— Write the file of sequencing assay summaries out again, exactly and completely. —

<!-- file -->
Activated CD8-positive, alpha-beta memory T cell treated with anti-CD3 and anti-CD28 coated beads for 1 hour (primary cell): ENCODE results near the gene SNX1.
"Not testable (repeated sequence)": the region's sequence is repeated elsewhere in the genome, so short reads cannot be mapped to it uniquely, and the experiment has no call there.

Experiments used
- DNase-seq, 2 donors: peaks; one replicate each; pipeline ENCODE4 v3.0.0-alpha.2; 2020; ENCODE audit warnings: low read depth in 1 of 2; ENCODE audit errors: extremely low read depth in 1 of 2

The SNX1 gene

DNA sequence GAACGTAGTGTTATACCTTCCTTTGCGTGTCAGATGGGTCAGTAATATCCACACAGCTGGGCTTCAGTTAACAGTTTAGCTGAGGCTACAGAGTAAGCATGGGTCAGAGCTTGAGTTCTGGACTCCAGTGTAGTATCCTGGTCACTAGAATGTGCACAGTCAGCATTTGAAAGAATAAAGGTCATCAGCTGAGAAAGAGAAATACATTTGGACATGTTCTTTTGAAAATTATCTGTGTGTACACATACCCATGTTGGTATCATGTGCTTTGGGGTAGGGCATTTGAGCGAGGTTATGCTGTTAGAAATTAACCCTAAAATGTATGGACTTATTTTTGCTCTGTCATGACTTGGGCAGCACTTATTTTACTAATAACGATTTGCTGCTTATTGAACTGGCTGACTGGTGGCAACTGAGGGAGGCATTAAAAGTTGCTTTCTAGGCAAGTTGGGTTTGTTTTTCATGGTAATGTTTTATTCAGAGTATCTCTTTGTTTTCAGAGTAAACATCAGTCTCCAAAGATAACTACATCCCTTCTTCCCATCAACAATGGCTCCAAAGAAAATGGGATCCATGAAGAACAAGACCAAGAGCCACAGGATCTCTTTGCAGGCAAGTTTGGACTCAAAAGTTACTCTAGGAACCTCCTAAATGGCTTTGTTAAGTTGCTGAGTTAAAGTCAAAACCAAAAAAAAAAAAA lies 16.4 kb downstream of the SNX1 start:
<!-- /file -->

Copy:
Activated CD8-positive, alpha-beta memory T cell treated with anti-CD3 and anti-CD28 coated beads for 1 hour (primary cell): ENCODE results near the gene SNX1.
"Not testable (repeated sequence)": the region's sequence is repeated elsewhere in the genome, so short reads cannot be mapped to it uniquely, and the experiment has no call there.

Experiments used
- DNase-seq, 2 donors: peaks; one replicate each; pipeline ENCODE4 v3.0.0-alpha.2; 2020; ENCODE audit warnings: low read depth in 1 of 2; ENCODE audit errors: extremely low read depth in 1 of 2

The SNX1 gene

DNA sequence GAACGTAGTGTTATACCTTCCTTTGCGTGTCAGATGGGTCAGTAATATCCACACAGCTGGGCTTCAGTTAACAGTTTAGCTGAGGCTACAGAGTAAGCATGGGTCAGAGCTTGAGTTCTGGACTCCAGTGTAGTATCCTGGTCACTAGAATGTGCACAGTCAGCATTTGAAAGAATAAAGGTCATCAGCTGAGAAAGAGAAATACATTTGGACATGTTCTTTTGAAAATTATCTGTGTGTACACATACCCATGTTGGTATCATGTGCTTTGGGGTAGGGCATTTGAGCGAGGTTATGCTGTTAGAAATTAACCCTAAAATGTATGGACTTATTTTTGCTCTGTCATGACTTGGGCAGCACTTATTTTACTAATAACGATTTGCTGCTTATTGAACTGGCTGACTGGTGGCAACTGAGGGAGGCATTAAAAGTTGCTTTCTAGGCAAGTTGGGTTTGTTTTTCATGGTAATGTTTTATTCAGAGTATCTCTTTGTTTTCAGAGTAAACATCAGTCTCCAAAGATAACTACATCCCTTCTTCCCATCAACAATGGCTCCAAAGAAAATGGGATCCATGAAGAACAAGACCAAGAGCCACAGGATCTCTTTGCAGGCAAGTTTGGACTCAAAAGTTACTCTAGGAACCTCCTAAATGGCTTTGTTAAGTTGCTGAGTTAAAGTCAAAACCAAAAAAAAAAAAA lies 16.4 kb downstream of the SNX1 start: